“It’s an experimental way to mobilize social forces and make the campaign accessible to mainstream Chinese,” Hou Xun said.
The domino-theory program intends that a student learning the facts of HIV/AIDS in the classroom then passes on the information to his or her parents.
“Schools also write parents a letter inviting them to give their opinions about the campaign,” he noted. “Most parents believe it’s a good idea to have such special education courses in high school.”
The project integrates AIDS-prevention education into standard curriculum courses such as Chinese, English, geography, mathematics and fine arts.
Students at Huayuanlu Junior High School of Jiangyou County, Mianyang, say the pictures of AIDS patients displayed at school are very disturbing “because they don’t look like human beings any more. They look like ghosts.”
Xu Tao, a teacher at the school, said the ultimate goal of the program was “not to scare the children but to prevent teenagers from dying of ignorance. And to alert them to the fact that no one is immune from the disease.”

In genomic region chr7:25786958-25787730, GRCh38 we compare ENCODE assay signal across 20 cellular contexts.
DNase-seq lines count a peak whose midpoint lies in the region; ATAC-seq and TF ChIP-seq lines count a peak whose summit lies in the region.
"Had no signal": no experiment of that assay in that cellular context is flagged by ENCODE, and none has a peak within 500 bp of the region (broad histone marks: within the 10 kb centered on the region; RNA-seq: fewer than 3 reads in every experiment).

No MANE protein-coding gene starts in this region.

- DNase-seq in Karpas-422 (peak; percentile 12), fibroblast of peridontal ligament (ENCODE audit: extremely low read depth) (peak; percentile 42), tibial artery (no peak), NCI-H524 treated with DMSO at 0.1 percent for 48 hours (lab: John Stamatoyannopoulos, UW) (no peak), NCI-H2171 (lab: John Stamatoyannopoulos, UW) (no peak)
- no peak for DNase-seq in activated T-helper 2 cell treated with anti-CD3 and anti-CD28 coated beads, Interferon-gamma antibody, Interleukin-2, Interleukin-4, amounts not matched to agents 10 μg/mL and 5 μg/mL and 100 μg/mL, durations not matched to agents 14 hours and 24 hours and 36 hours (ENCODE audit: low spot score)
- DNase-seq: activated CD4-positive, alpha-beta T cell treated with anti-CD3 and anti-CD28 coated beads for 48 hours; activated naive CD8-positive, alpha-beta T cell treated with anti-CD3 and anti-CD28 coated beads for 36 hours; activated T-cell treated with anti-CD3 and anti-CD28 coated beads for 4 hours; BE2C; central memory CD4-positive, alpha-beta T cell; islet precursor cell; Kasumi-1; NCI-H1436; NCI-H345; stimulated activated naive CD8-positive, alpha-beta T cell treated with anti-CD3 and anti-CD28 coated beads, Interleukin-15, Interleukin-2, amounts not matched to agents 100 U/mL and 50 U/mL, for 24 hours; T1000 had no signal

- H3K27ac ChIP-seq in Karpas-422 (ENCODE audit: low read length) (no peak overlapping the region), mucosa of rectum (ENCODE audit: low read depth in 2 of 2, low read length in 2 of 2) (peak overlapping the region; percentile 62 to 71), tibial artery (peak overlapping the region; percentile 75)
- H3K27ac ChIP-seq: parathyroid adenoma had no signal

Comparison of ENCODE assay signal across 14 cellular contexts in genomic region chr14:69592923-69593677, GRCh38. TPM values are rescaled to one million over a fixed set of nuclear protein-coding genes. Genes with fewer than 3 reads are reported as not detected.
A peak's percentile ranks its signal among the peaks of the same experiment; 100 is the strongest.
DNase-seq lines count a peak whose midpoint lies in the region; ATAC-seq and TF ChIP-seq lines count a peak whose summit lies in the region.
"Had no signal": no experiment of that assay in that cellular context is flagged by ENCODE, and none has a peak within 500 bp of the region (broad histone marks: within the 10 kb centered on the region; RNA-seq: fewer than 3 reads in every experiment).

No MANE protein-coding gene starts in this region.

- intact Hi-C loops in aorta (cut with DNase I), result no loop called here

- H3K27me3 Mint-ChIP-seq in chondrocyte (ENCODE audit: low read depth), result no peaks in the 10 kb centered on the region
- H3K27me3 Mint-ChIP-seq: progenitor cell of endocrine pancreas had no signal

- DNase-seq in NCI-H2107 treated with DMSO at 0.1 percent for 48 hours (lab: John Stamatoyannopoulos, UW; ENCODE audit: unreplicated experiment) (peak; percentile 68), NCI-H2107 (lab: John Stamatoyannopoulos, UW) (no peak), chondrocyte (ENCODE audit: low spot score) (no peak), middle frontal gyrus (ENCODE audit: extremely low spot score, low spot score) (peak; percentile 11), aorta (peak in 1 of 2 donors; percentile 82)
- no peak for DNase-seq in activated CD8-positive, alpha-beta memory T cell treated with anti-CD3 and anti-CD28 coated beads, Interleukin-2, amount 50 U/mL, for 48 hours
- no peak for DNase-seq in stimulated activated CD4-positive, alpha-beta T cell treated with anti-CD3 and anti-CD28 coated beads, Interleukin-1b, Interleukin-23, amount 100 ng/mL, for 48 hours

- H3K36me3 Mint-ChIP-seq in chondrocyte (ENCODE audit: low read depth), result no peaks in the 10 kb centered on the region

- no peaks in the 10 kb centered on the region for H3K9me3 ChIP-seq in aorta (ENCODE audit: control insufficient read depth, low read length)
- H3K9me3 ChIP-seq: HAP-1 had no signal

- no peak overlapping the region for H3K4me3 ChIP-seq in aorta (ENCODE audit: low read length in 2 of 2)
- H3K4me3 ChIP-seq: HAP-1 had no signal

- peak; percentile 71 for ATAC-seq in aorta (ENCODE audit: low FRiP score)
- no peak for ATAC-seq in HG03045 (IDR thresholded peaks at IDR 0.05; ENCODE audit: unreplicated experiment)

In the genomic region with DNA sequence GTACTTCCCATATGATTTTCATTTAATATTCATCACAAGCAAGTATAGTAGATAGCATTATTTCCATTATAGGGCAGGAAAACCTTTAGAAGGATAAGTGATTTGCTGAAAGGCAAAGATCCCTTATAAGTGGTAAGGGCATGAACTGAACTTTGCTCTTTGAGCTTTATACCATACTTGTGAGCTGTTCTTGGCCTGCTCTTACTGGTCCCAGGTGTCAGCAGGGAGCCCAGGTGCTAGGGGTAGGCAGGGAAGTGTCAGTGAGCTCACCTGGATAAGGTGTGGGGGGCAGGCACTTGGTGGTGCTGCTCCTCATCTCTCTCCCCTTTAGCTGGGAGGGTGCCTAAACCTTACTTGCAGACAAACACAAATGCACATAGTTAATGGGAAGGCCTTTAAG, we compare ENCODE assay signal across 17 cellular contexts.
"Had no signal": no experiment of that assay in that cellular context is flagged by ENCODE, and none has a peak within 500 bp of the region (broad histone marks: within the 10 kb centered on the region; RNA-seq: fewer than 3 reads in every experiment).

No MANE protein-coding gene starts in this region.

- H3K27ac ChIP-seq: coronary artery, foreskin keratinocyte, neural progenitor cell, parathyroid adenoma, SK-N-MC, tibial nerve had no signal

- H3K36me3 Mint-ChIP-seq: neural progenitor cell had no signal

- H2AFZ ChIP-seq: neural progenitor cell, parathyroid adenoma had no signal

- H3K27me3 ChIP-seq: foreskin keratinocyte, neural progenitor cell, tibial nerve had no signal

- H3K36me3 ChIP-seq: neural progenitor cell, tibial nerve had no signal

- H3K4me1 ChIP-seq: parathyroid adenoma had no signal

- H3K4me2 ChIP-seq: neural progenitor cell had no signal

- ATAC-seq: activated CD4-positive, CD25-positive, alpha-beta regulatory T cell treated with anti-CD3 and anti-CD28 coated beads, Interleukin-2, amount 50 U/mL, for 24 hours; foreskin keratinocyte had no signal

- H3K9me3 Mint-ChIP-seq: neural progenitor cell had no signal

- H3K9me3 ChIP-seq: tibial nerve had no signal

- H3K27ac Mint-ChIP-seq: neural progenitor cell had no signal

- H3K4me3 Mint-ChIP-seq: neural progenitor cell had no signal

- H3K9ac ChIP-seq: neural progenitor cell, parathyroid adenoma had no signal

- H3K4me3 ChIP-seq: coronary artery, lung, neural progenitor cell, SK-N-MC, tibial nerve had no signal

Aged 27, he has an infant son. “We must help students realize that there are so many beautiful things in life. But ignorance of HIV/AIDS can jeopardize their lives, thus limiting their chances of enjoying these beautiful things.”
Xu’s words were echoed by Duan Fei, a student at Mianyang No. 4 Middle School. Duan said the campaign against AIDS had prompted him to look at life in a different, more contemplative way. “The AIDS prevention campaign at school is to improve our ability to live in a safe and happy environment. I appreciate life more now since I know AIDS has claimed so many lives, including some young people,” he said.
The “1+N project” has been carried out in 120 high schools, reaching 50,000 students. Mianyang education director Hou said, “This suggests that at least 100,000 parents have been reached thanks to their children, who approach them with some essential and key concepts, like what HIV/AIDS is. They tell their parents about preventative ways to control the disease.”
Duan Xizhong, a controller at a local insulation materials manufacturing plant, admitted that before his 13-year-old son Duan Fei had passed on his knowledge about AIDS, he “barely understood what it really was, other than that it’s contagious.”
Duan Fei said he and his father used to have a phobia about HIV/AIDS. “I used to think the virus would get into my body just by shaking hands with an HIV carrier, and that I would die immediately,” he said.